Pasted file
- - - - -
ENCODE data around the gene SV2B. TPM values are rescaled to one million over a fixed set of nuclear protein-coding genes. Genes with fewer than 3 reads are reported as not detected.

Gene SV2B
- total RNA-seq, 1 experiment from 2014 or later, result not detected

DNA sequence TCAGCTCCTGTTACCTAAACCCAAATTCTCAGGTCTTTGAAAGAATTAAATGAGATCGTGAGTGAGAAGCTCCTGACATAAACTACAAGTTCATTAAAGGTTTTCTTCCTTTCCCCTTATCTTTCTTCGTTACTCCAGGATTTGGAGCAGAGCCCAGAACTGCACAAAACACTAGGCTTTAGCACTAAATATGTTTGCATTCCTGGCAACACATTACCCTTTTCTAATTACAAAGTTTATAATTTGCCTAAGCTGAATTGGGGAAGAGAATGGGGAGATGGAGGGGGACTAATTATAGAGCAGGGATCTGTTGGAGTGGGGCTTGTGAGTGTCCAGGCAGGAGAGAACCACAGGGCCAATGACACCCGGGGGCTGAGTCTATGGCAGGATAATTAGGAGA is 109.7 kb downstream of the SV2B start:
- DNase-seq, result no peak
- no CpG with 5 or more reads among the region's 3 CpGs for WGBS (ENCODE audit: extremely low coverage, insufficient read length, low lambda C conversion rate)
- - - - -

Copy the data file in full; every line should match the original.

ENCODE data around the gene SV2B. TPM values are rescaled to one million over a fixed set of nuclear protein-coding genes. Genes with fewer than 3 reads are reported as not detected.

Gene SV2B
- total RNA-seq, 1 experiment from 2014 or later, result not detected

DNA sequence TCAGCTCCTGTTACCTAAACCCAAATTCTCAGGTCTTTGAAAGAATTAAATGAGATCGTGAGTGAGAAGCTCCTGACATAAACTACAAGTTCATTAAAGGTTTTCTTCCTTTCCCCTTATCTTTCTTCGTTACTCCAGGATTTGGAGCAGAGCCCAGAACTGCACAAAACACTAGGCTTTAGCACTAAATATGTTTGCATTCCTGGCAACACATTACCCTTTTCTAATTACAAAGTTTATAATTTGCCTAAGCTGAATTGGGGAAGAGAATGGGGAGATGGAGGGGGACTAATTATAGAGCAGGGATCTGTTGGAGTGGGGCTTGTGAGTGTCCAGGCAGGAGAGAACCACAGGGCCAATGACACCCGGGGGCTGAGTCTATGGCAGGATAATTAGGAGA is 109.7 kb downstream of the SV2B start:
- DNase-seq, result no peak
- no CpG with 5 or more reads among the region's 3 CpGs for WGBS (ENCODE audit: extremely low coverage, insufficient read length, low lambda C conversion rate)